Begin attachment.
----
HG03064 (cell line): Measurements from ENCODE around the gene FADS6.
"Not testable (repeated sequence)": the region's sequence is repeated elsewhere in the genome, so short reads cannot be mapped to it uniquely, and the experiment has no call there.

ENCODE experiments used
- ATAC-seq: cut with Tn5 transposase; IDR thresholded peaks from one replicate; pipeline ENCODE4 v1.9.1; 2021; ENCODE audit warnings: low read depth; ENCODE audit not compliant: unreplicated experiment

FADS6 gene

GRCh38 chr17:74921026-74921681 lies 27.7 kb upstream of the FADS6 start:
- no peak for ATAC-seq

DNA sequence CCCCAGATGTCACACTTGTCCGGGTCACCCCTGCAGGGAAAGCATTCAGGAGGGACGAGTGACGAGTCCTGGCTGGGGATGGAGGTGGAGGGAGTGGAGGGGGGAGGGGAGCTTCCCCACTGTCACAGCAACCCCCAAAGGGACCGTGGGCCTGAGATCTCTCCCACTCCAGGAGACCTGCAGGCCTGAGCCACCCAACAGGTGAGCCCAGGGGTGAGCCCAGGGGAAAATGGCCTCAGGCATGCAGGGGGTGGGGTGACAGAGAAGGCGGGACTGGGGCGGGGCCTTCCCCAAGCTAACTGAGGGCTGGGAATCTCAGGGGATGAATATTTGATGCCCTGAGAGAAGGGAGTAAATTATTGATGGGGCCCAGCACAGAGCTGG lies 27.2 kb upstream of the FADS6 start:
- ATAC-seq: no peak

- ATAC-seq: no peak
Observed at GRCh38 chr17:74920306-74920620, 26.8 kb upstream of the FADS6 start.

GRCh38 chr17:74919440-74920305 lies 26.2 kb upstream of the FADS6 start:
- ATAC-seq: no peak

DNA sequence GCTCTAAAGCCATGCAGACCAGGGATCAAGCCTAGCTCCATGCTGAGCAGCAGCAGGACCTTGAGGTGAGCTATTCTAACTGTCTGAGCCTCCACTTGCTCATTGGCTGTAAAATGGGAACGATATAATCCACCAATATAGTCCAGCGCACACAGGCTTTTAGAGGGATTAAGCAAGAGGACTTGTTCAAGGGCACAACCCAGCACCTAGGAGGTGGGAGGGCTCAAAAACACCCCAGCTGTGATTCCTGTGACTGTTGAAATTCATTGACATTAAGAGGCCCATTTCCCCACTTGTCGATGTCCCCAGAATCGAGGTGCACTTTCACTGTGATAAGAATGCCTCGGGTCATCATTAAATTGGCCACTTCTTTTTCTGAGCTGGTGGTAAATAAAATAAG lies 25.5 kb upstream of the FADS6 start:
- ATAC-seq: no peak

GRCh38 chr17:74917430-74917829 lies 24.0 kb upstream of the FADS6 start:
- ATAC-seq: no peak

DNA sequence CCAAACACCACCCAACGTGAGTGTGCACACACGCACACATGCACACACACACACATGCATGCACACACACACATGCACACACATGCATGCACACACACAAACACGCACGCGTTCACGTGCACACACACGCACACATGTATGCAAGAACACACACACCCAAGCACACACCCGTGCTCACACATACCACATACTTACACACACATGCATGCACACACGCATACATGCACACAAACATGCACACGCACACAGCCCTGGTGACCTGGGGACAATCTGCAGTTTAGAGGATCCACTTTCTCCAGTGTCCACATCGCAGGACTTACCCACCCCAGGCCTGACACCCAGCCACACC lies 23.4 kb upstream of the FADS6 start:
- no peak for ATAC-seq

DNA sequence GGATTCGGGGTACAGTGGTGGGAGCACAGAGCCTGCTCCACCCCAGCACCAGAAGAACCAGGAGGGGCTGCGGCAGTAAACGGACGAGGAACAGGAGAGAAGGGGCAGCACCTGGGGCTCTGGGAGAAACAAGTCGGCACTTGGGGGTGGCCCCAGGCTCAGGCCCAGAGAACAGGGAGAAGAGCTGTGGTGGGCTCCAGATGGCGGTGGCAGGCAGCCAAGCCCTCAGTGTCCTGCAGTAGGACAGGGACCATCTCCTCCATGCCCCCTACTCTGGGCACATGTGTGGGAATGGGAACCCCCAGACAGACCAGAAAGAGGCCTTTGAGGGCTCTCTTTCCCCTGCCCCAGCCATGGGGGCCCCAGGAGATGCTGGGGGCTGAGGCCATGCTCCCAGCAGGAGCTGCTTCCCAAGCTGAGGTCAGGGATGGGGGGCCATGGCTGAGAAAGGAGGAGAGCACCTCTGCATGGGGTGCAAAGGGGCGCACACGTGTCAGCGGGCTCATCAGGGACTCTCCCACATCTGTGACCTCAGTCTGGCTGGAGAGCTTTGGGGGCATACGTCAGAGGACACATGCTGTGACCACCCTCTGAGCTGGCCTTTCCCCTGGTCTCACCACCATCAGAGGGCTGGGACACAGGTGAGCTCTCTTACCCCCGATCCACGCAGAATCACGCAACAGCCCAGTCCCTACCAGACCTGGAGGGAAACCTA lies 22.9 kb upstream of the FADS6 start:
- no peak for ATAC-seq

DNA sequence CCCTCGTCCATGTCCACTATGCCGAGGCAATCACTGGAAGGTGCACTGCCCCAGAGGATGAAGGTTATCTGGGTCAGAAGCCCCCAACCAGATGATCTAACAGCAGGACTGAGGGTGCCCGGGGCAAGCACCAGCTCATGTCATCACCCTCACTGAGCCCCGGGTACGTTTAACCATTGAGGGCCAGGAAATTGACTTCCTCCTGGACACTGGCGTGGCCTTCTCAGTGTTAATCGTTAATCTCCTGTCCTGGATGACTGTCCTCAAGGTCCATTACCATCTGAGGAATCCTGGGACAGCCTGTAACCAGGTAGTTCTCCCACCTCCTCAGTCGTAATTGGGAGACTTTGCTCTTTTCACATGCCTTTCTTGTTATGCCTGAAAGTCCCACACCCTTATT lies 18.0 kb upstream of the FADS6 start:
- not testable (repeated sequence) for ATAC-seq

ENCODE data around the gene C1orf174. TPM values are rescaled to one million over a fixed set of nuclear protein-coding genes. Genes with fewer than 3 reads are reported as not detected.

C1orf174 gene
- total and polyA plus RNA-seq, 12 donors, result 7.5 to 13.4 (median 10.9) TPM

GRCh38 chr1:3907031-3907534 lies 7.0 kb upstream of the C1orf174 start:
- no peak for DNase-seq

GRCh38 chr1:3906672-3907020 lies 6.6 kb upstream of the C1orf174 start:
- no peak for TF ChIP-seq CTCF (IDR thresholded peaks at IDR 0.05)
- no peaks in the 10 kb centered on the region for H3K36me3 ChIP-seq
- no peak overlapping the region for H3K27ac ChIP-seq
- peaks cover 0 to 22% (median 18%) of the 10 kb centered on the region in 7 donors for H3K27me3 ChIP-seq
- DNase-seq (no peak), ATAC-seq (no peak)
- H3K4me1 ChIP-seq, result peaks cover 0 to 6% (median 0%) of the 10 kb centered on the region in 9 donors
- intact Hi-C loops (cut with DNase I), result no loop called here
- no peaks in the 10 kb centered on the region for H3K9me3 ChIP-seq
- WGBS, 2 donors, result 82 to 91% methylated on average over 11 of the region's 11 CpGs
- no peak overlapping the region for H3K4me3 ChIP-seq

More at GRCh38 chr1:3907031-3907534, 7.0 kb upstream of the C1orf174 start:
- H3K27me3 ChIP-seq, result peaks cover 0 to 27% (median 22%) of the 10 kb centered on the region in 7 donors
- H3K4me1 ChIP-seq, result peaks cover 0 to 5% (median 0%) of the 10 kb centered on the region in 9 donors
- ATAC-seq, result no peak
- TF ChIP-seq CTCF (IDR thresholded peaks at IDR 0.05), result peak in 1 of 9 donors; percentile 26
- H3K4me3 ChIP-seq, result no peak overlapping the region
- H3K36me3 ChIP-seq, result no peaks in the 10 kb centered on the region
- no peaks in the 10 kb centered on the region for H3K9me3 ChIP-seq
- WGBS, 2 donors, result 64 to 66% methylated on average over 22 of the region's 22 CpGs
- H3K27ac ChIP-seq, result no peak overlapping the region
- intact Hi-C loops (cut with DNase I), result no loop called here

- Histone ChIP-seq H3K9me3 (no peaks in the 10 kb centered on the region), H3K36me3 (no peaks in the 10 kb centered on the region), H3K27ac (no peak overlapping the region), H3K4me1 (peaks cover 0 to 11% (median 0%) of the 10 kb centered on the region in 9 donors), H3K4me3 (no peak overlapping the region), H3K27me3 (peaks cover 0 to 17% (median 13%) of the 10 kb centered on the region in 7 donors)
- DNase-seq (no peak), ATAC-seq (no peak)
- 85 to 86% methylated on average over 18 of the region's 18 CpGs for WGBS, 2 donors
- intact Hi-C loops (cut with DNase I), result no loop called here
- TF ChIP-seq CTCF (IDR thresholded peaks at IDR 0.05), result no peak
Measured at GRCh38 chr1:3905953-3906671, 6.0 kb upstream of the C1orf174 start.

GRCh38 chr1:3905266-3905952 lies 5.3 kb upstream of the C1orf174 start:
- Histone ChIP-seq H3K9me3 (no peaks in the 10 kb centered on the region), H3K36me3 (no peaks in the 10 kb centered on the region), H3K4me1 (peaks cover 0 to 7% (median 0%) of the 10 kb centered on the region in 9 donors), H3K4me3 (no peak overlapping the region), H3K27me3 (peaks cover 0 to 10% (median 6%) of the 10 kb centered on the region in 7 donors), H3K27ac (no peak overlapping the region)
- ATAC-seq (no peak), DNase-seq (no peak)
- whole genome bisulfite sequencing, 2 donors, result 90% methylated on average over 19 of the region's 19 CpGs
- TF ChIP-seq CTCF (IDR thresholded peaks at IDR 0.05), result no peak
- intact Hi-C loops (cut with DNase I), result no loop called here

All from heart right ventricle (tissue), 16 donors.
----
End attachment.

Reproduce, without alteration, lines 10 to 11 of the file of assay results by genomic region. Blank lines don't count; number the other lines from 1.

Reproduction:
- ATAC-seq: no peak
Observed at GRCh38 chr17:74920306-74920620, 26.8 kb upstream of the FADS6 start.